How Well We Work Together
to Complete a Project
We bought three sets of Tinker Toys. The moderator goes
into a separate room and builds a "model" (any kind of bizarre,
complicated contraption using lots of colored connectors and different
sizes and shapes). Then the group is broken up into 2 teams with
architects (2), observers (2), and workers (the rest). The architects' job
is to go into the other room and look at the model. The architects have to
stay together at all times. They can't make notes on what the model looks
like and they can't touch either the tinker toys or the model being built.
They can only come back and tell the workers verbally how to build a
replica of the model.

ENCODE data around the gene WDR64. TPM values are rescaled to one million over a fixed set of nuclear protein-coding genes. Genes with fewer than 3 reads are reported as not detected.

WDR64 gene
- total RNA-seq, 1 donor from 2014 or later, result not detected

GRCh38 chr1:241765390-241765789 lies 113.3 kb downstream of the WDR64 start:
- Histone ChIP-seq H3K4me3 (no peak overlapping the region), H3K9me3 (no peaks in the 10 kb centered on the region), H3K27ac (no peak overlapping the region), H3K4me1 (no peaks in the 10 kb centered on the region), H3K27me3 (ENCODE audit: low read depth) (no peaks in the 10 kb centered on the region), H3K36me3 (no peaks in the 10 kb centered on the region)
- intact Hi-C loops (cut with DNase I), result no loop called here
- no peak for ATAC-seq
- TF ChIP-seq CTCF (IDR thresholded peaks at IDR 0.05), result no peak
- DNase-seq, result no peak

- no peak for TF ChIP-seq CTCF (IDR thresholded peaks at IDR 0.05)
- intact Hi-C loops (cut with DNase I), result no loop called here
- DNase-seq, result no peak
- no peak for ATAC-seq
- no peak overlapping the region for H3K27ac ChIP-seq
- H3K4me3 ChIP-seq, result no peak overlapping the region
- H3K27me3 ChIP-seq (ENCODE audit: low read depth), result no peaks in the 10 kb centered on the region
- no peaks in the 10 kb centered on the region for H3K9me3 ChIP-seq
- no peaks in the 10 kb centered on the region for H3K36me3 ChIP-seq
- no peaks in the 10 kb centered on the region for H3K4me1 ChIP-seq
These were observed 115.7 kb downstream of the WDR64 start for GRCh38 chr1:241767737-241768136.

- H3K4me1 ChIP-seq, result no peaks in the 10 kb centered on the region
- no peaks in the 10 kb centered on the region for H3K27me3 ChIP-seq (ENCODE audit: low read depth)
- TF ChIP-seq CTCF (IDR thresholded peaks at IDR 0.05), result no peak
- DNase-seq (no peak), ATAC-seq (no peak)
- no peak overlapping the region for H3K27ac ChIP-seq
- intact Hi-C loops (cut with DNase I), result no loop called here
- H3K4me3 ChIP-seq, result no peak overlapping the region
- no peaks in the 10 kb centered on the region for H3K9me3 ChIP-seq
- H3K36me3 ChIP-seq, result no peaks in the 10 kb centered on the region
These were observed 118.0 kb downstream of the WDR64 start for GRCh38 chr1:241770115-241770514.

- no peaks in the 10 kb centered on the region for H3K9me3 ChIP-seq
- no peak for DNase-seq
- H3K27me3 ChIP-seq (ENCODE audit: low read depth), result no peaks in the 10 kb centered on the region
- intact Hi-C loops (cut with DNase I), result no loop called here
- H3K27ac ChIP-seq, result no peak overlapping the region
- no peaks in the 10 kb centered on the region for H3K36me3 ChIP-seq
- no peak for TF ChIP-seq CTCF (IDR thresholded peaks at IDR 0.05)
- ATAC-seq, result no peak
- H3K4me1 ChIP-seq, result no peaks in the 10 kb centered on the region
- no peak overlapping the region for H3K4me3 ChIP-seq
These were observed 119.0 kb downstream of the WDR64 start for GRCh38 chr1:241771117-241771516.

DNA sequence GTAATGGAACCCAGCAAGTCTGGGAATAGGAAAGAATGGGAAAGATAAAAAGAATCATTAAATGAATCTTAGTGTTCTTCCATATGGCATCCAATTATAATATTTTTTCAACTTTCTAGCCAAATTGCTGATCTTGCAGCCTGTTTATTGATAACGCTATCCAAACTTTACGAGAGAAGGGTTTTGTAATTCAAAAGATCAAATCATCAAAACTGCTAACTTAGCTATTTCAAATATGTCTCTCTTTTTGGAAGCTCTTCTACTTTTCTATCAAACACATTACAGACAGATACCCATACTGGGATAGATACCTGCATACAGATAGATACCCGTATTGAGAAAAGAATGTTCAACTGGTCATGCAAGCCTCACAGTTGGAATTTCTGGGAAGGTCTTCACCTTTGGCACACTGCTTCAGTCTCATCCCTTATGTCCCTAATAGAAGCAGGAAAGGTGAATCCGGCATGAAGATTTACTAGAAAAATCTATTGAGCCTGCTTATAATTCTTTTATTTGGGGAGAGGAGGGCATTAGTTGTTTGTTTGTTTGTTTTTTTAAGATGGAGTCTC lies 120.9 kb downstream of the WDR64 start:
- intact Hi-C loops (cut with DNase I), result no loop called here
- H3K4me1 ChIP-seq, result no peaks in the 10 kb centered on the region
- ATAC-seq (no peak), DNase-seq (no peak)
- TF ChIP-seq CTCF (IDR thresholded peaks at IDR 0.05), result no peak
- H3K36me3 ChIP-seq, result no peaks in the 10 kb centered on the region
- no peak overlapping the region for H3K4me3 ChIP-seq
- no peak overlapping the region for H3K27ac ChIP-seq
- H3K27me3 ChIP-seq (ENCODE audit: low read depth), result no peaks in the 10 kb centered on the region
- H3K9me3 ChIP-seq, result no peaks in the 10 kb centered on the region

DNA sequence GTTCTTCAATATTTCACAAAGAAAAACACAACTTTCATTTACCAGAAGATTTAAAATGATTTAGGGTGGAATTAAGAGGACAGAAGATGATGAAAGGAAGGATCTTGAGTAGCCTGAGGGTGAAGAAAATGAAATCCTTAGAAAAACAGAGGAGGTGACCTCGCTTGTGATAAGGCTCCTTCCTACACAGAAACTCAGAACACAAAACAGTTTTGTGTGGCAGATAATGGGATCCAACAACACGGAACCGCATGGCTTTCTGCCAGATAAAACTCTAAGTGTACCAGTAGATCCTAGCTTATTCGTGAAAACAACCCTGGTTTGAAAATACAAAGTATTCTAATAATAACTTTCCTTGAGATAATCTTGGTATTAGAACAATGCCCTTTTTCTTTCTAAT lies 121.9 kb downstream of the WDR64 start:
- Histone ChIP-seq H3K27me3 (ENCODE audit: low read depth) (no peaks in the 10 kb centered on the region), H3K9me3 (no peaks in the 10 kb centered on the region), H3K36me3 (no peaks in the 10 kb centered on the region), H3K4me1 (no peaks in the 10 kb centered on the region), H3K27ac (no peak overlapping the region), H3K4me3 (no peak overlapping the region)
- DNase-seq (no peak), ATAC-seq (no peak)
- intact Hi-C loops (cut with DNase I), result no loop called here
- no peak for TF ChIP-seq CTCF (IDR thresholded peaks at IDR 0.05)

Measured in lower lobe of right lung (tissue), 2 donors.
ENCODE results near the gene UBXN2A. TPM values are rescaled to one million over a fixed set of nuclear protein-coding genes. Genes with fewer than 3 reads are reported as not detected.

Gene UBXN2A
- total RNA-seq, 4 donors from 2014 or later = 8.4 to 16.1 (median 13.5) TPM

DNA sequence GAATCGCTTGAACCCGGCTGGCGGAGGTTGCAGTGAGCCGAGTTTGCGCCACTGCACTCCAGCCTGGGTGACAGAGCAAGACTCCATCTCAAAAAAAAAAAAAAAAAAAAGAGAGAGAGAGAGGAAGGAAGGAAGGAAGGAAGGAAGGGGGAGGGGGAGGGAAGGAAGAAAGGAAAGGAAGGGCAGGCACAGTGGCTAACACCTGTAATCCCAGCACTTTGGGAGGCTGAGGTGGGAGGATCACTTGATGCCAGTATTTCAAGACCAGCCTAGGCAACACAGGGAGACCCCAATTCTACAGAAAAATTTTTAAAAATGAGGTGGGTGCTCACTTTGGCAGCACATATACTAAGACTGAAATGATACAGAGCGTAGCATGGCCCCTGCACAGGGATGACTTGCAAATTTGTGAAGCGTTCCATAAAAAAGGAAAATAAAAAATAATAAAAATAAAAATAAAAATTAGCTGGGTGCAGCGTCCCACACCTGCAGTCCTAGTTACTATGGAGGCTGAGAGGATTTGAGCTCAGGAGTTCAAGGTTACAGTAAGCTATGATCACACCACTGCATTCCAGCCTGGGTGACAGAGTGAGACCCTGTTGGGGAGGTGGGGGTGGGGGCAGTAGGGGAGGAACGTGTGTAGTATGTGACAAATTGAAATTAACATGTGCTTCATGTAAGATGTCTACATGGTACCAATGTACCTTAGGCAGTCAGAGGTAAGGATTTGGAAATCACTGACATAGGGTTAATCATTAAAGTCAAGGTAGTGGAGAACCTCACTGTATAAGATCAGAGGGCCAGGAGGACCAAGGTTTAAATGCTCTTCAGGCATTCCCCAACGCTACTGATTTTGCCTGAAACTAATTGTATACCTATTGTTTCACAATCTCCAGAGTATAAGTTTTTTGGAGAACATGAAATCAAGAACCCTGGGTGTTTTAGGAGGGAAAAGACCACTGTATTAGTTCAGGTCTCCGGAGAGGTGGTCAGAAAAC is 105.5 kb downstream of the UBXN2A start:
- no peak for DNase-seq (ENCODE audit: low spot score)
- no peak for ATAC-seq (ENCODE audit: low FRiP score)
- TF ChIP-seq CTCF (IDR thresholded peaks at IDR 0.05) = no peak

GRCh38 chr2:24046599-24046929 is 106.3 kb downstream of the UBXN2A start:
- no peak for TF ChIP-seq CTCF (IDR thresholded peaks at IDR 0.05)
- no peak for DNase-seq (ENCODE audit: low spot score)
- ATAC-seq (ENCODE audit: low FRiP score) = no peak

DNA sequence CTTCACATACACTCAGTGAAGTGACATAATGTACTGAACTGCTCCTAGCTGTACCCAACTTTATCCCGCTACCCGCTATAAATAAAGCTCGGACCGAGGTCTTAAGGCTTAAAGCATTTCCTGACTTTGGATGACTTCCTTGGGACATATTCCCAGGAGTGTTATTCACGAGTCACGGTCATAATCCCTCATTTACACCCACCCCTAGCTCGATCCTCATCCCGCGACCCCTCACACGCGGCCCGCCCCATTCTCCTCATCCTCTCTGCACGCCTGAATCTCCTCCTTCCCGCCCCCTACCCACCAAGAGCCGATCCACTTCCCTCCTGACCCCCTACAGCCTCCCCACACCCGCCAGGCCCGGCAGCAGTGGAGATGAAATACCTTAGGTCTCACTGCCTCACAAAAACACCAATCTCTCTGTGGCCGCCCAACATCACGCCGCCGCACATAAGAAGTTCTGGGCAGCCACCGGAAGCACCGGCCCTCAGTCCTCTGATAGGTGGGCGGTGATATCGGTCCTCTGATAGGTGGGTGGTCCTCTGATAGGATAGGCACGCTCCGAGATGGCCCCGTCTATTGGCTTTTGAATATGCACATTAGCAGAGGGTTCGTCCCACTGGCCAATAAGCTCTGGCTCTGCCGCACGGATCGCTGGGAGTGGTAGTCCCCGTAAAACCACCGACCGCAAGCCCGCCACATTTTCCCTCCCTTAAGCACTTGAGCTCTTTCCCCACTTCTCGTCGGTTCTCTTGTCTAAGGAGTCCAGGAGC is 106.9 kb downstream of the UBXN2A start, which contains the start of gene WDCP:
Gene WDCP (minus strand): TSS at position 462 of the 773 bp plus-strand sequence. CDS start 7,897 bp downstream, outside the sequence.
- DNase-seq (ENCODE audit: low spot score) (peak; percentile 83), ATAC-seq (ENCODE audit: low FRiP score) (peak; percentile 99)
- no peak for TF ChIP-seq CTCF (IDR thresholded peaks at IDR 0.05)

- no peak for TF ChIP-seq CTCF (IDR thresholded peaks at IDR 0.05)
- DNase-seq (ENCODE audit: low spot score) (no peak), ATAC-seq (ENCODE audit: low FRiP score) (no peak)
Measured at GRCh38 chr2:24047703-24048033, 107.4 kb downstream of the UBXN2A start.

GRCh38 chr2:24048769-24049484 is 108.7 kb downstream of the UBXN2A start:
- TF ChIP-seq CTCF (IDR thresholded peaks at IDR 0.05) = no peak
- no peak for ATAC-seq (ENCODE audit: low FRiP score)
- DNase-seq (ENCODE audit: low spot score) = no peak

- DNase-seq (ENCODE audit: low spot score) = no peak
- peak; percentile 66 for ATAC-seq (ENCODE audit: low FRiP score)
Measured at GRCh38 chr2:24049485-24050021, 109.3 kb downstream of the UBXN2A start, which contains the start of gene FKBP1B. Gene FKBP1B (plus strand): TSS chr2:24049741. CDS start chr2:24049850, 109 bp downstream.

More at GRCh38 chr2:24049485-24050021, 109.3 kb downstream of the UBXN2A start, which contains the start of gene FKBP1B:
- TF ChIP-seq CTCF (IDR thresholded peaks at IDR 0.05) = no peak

The process is timed and at the end of the time allotted, the original
model is brought in and you evaluate how close each group came to building
a replica of the model. The observers share their observation of how the
group worked as a team and how the architects delivered information.
It is a really interesting activity. It's also nice because you can re-use
the tinker toys for a future team building exercise (or when you are bored
in the office).
Thanks to Tyra W. Hilliard in mimlist listserv
Show How Executive
Management, Sales and Marketing Communicated With Each Other - Or NOT!
Have the groups follow the same instructions from How
Well We Work Together (shown above), but focus your processing on
communication. At the end, everyone will be shocked at how little
information is communicated down, how little is shared across and everyone
gives and takes different interpretations of the same project. Everyone
has a wonderful time and comes away with a deeper understanding of how to
communicate up/down and across.
Thanks to Julia Ramos in the mimlist listserv